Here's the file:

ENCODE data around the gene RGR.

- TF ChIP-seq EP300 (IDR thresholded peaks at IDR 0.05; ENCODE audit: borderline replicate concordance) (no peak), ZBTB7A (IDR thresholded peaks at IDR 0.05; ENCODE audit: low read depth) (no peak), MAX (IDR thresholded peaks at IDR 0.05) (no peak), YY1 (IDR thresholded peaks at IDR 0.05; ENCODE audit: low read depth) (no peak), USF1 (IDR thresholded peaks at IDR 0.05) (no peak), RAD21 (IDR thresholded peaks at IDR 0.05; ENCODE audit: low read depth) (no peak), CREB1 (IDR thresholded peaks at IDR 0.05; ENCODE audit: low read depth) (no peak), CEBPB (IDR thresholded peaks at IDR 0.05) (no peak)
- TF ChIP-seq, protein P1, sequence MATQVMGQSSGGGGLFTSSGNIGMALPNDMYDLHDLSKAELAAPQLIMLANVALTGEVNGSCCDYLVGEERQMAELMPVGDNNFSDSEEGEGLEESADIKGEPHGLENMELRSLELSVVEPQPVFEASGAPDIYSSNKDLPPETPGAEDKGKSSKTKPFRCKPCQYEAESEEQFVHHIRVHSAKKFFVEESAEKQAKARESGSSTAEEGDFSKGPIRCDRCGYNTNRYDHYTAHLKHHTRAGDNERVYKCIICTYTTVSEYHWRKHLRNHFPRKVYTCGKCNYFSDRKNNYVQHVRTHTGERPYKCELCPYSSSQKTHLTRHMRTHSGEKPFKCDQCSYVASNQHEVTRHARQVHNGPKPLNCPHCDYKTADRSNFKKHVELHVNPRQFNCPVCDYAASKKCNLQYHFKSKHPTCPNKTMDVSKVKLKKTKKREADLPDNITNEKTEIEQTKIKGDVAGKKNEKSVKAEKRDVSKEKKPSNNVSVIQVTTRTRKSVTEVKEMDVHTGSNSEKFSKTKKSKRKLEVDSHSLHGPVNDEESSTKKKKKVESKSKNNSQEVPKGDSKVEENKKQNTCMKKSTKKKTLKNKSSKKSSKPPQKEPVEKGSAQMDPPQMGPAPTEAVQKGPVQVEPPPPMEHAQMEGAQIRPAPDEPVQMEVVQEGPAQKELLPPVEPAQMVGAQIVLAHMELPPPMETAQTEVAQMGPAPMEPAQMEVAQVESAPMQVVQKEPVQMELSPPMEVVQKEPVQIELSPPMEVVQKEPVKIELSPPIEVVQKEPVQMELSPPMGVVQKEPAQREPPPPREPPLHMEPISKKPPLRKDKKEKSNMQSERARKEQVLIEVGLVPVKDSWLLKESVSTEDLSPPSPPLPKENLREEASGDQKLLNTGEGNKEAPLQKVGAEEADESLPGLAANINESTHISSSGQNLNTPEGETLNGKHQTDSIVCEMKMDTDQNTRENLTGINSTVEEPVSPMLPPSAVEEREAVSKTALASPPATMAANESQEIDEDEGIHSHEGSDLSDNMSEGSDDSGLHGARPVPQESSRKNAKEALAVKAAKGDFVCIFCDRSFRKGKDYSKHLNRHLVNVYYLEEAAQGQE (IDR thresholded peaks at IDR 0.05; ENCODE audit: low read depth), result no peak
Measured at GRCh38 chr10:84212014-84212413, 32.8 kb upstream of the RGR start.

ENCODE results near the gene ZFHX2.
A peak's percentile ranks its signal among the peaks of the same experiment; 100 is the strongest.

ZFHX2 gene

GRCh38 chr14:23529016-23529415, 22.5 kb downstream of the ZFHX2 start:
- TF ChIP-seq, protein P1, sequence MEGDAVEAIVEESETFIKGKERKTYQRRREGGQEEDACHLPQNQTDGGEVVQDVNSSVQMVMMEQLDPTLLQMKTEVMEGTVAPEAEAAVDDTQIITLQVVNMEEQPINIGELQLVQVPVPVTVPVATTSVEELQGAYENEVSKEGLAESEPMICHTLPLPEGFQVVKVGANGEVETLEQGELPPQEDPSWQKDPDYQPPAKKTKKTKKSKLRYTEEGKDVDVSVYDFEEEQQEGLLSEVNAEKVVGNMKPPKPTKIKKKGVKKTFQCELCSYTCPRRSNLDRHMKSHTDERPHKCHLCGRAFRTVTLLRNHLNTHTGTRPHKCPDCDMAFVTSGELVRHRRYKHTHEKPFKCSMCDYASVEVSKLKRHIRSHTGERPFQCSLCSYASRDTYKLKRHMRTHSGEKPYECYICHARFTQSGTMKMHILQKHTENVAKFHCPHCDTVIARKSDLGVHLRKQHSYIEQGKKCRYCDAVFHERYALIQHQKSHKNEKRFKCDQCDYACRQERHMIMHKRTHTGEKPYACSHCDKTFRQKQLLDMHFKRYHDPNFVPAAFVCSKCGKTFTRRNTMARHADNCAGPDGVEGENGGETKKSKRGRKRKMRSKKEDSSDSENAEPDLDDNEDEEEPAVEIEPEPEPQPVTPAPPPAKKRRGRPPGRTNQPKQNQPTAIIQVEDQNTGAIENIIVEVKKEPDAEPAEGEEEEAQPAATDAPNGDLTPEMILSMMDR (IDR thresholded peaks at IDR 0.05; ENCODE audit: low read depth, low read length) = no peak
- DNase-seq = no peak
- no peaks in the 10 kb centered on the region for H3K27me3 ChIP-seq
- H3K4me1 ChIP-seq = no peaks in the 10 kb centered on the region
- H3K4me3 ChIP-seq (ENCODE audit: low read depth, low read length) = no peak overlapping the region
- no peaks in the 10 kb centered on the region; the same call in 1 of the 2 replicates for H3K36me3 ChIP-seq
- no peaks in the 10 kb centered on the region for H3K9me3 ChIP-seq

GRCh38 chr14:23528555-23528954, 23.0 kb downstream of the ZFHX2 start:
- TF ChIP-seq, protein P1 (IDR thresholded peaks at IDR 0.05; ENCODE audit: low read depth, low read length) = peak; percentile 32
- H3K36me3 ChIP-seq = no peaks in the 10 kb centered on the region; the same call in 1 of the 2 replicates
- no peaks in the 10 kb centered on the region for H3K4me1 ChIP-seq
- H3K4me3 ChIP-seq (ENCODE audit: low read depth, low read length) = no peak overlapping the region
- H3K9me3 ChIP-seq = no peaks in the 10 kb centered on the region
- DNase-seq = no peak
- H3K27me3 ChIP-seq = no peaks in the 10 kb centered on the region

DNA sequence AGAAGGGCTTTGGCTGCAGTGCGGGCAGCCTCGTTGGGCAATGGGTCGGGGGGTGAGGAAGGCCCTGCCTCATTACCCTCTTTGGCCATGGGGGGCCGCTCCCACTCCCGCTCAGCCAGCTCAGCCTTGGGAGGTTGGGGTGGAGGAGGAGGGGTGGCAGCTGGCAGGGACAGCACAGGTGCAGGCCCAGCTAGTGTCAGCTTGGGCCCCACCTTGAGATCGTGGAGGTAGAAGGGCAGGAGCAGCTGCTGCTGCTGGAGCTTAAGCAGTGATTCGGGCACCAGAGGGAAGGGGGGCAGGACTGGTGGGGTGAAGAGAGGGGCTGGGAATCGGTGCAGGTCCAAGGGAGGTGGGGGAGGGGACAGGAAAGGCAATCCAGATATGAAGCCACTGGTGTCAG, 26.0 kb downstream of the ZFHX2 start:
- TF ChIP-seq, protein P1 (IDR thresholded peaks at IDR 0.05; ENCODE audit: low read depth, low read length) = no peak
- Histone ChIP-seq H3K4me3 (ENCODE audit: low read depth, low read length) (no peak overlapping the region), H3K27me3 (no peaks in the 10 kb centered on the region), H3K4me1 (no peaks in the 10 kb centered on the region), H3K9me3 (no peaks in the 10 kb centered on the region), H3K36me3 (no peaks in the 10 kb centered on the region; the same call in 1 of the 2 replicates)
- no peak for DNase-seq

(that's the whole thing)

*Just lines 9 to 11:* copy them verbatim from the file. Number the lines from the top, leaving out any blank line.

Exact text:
- TF ChIP-seq, protein P1, sequence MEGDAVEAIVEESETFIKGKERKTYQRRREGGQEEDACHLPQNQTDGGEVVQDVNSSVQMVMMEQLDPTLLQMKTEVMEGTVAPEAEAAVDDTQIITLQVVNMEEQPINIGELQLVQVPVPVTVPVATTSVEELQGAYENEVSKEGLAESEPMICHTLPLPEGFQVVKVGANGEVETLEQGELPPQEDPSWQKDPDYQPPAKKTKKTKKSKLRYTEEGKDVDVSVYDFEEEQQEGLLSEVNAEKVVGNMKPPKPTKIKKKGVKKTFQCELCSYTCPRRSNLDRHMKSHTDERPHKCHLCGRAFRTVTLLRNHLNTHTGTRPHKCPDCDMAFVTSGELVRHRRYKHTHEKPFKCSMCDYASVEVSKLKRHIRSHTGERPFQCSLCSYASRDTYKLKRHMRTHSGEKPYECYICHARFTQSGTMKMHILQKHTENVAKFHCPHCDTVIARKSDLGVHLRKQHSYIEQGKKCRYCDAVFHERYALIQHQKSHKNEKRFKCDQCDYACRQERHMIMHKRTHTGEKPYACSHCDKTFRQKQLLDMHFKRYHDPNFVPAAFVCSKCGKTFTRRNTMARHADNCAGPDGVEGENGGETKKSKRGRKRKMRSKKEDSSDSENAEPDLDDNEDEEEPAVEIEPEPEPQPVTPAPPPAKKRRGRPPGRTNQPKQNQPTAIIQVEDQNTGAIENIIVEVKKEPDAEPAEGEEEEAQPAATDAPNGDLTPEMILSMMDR (IDR thresholded peaks at IDR 0.05; ENCODE audit: low read depth, low read length) = no peak
- DNase-seq = no peak
- no peaks in the 10 kb centered on the region for H3K27me3 ChIP-seq